Each subsector of the global economy will be affected by the disruption of energy, transportation and food differently, and the decarbonization readiness stage chosen corresponds to the maturity of the technologies required to mitigate emissions from that subsector. These technologies include not just SWB, A-EVs and TaaS, and PFCA, but any other additional technologies required for decarbonization.


Emissions reductions by 2035 by decarbonization readiness stage (Be Sensible Scenario)



Research stage

Mitigation technologies still require research and/or substantial progress to reach commercial viability.

Technologies categorized in the subsectors of the Research Stage are expected to experience a considerable lag in decarbonization because technological advancement is still required. In aviation, for example, while SWB will eventually be able to facilitate the generation of clean fuel, deployment still needs to scale while electric aircraft and energy storage also need to progress significantly before this becomes viable.

This stage also includes subsectors such as cement, rice cultivation and wastewater where there are few if any technologies currently on the horizon that would allow them to achieve full decarbonization.

As a result, for subsectors in this stage-which make up just 13% of 2020 global GHG emissions:

Governments should:

  • Provide funding to support R&D.

Private investors should:

  • Provide funding to support R&D.

Deploy stage

Mitigation technologies have been validated and are ready for deployment but must be refined through experience to become competitive.

These subsectors may experience a slight lag in decarbonization because technologies other than SWB, A-EVs and TaaS, and PFCA are required to effectively decarbonize the sector. No further research is required to apply these additional technologies, but they are not yet widespread.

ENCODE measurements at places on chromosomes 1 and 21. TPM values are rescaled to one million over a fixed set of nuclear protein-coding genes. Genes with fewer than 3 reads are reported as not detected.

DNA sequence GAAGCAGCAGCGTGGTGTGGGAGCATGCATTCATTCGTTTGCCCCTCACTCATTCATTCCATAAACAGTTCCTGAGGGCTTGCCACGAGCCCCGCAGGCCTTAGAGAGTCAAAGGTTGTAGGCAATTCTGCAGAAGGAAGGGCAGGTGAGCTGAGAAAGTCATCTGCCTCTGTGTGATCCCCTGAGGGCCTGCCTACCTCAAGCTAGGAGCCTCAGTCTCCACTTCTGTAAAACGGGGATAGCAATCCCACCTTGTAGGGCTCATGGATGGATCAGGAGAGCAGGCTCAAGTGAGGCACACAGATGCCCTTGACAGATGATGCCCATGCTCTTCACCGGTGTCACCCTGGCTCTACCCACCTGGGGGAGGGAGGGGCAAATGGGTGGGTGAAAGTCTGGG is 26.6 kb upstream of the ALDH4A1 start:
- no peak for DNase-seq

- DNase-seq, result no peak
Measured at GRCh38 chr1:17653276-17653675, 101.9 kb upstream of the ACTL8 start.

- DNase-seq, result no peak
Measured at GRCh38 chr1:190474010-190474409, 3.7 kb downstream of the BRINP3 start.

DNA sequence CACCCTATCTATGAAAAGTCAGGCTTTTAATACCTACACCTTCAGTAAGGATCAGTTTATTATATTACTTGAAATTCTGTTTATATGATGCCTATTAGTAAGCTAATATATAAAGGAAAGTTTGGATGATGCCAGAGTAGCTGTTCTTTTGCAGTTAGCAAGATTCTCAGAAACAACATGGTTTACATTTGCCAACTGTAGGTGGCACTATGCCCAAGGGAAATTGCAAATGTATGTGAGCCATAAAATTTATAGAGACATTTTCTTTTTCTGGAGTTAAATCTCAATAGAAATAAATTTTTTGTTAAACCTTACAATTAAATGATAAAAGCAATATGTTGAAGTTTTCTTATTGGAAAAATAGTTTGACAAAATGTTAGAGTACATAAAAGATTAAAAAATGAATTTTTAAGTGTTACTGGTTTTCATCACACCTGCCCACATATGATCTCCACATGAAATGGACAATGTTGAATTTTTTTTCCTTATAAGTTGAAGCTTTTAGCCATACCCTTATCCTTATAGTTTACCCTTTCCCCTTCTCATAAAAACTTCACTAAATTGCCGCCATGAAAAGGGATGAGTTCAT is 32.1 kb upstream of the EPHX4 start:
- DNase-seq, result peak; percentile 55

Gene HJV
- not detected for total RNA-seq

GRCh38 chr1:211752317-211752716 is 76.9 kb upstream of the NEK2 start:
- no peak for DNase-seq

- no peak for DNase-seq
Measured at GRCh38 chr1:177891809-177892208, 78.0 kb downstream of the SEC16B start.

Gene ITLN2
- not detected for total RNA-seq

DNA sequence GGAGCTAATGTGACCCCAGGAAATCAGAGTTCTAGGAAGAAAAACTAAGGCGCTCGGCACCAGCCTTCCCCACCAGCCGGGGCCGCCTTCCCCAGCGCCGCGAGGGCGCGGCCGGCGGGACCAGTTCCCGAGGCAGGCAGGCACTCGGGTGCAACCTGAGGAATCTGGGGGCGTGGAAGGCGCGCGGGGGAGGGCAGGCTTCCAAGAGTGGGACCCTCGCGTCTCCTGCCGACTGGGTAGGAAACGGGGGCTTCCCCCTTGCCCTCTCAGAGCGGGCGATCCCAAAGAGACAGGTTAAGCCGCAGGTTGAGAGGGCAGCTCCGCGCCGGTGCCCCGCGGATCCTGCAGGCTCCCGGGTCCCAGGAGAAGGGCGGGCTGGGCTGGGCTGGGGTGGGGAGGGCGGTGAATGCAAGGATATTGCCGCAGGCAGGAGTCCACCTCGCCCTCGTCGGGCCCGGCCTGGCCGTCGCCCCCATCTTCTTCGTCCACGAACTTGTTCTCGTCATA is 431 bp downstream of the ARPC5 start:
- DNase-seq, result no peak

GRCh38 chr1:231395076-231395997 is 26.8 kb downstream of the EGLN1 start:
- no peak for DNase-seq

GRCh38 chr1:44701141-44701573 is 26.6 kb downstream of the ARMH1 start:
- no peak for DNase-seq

Residential heating, for example, is in the deploy stage because it not only requires SWB to supply clean energy, but also needs induction cooktops to replace gas stoves, electric water heaters to replace gas water heaters and electric heat pumps to replace gas furnaces and oil-fired boilers to be effective.

Similarly, iron and steel, in addition to SWB, requires electrification of the industrial heating processes and alternatives to carbon from coke as reducing agents.

As a result, for subsectors in this stage–which make up about 45% of 2020 GHG emissions:

Governments should:

  • Help design efficient markets with judicious use of regulations, standards, mandates and prohibitions
  • Provide temporary supports and subsidies to accelerate the phase-in of the new technologies (e.g., electrification for heating)

Private investors should:

  • Risk-tolerant private investors should finance early growth and refinement to help take the technologies to market.

Scale stage

The technologies needed to decarbonize the subsector are already deployed and ready to scale.

These subsectors should not experience a lag because decarbonization will run directly parallel to the disruption itself, since no additional technologies are required beyond SWB, A-EVs and TaaS, and PFCA driving the three disruptions.

For example, virtually all emissions from fugitive oil and gas will be directly eliminated by the energy and transportation disruptions without requiring additional technologies. Hence, we categorize this subsector as ‘ready to scale’ because the technologies required for decarbonization–SWB, A-EVs and TaaS, and PFCA–are already being deployed to market. Technologies at this stage do not require state subsidies, but instead can be accelerated merely by ensuring that markets offer a level playing field.

As a result, for subsectors in this stage-which make up about 42% of 2020 GHG emissions:

Governments should:

  • Remove market barriers
  • Break up existing monopolies
  • Guarantee consumers’ rights to produce and trade with the new technologies
  • End existing protections for incumbent industries based on older technologies
  • Ensure protections and opportunities for people in these industries to transition to the disruptive industries.

Private investors should:

  • Finance deployment as the disruption takes off.

This is excellent news…

The implications of the preceding analysis are remarkable: as much as 87% of global emissions today come from subsectors that are already in either the scale or deploy stages. This means that mitigation of these emissions can be driven largely by leveraging market forces.